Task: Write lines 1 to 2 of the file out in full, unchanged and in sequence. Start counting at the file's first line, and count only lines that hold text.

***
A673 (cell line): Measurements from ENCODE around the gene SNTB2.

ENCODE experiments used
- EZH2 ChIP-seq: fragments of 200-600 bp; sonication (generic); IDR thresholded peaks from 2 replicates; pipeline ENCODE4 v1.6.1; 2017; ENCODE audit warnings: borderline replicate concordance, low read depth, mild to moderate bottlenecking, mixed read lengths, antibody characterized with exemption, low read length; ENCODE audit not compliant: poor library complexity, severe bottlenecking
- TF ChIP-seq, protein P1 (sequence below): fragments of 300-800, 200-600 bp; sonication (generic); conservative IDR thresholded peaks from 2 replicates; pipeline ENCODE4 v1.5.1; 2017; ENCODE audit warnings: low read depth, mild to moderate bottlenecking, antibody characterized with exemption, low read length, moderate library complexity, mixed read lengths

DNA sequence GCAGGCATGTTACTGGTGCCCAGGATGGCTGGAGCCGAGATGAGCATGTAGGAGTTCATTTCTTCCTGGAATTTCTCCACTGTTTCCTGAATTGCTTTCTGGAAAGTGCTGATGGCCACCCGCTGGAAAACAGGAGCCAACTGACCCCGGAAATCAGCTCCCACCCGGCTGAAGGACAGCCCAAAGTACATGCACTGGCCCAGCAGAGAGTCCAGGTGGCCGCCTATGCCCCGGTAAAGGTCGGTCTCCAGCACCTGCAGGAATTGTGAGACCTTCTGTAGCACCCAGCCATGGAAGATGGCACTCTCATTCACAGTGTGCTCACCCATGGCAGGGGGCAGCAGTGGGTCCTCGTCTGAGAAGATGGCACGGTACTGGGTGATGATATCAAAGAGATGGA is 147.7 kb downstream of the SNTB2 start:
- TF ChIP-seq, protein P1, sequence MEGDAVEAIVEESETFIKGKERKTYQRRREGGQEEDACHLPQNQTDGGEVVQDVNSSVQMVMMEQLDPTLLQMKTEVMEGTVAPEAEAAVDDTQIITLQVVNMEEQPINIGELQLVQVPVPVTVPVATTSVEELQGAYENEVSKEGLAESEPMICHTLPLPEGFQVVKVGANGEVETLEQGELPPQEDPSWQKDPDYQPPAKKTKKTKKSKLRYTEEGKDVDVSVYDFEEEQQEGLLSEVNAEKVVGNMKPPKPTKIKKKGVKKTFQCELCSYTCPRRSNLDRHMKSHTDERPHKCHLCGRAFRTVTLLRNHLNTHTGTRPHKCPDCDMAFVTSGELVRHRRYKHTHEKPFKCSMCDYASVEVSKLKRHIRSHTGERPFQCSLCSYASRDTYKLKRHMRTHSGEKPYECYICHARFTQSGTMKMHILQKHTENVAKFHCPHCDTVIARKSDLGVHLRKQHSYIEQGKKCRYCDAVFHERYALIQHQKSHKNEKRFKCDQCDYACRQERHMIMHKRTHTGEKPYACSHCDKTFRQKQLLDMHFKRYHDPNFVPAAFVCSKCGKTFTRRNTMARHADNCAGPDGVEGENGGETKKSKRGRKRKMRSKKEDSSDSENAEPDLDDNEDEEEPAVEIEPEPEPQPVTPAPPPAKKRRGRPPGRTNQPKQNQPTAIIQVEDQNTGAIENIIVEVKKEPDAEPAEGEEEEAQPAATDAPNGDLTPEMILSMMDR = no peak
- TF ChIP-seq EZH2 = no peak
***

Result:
A673 (cell line): Measurements from ENCODE around the gene SNTB2.

ENCODE experiments used